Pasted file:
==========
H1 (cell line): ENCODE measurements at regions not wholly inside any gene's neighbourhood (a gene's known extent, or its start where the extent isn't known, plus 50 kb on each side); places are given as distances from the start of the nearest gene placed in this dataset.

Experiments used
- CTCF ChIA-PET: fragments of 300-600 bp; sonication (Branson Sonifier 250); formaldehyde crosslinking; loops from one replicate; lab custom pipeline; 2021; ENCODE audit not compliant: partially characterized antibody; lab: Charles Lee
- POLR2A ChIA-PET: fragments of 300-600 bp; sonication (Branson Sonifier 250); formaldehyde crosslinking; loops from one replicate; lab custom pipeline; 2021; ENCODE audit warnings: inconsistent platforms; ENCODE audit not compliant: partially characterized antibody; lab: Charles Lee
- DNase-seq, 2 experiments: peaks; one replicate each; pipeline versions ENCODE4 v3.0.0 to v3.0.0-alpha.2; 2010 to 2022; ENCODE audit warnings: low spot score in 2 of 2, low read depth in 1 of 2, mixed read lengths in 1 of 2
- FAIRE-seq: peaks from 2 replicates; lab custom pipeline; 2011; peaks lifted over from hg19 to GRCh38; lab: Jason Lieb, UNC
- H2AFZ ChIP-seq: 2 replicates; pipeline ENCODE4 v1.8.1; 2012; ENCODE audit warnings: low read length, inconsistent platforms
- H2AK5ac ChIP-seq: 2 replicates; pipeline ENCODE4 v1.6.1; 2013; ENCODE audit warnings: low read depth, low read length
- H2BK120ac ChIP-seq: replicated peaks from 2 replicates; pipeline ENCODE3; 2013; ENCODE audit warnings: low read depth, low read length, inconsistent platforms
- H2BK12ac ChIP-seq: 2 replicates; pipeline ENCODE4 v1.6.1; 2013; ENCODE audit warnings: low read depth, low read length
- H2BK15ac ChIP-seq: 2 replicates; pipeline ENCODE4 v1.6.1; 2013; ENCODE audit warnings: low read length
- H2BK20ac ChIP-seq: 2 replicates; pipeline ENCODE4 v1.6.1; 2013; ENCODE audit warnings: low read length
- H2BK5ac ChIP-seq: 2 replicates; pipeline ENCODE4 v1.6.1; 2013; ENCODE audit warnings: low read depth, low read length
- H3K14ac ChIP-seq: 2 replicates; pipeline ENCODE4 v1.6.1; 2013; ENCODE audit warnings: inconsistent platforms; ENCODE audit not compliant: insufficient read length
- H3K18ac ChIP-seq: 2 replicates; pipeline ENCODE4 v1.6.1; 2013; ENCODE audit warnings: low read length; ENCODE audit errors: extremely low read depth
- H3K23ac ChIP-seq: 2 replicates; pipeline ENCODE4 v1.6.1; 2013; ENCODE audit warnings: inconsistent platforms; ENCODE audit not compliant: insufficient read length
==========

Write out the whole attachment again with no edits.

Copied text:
H1 (cell line): ENCODE measurements at regions not wholly inside any gene's neighbourhood (a gene's known extent, or its start where the extent isn't known, plus 50 kb on each side); places are given as distances from the start of the nearest gene placed in this dataset.

Experiments used
- CTCF ChIA-PET: fragments of 300-600 bp; sonication (Branson Sonifier 250); formaldehyde crosslinking; loops from one replicate; lab custom pipeline; 2021; ENCODE audit not compliant: partially characterized antibody; lab: Charles Lee
- POLR2A ChIA-PET: fragments of 300-600 bp; sonication (Branson Sonifier 250); formaldehyde crosslinking; loops from one replicate; lab custom pipeline; 2021; ENCODE audit warnings: inconsistent platforms; ENCODE audit not compliant: partially characterized antibody; lab: Charles Lee
- DNase-seq, 2 experiments: peaks; one replicate each; pipeline versions ENCODE4 v3.0.0 to v3.0.0-alpha.2; 2010 to 2022; ENCODE audit warnings: low spot score in 2 of 2, low read depth in 1 of 2, mixed read lengths in 1 of 2
- FAIRE-seq: peaks from 2 replicates; lab custom pipeline; 2011; peaks lifted over from hg19 to GRCh38; lab: Jason Lieb, UNC
- H2AFZ ChIP-seq: 2 replicates; pipeline ENCODE4 v1.8.1; 2012; ENCODE audit warnings: low read length, inconsistent platforms
- H2AK5ac ChIP-seq: 2 replicates; pipeline ENCODE4 v1.6.1; 2013; ENCODE audit warnings: low read depth, low read length
- H2BK120ac ChIP-seq: replicated peaks from 2 replicates; pipeline ENCODE3; 2013; ENCODE audit warnings: low read depth, low read length, inconsistent platforms
- H2BK12ac ChIP-seq: 2 replicates; pipeline ENCODE4 v1.6.1; 2013; ENCODE audit warnings: low read depth, low read length
- H2BK15ac ChIP-seq: 2 replicates; pipeline ENCODE4 v1.6.1; 2013; ENCODE audit warnings: low read length
- H2BK20ac ChIP-seq: 2 replicates; pipeline ENCODE4 v1.6.1; 2013; ENCODE audit warnings: low read length
- H2BK5ac ChIP-seq: 2 replicates; pipeline ENCODE4 v1.6.1; 2013; ENCODE audit warnings: low read depth, low read length
- H3K14ac ChIP-seq: 2 replicates; pipeline ENCODE4 v1.6.1; 2013; ENCODE audit warnings: inconsistent platforms; ENCODE audit not compliant: insufficient read length
- H3K18ac ChIP-seq: 2 replicates; pipeline ENCODE4 v1.6.1; 2013; ENCODE audit warnings: low read length; ENCODE audit errors: extremely low read depth
- H3K23ac ChIP-seq: 2 replicates; pipeline ENCODE4 v1.6.1; 2013; ENCODE audit warnings: inconsistent platforms; ENCODE audit not compliant: insufficient read length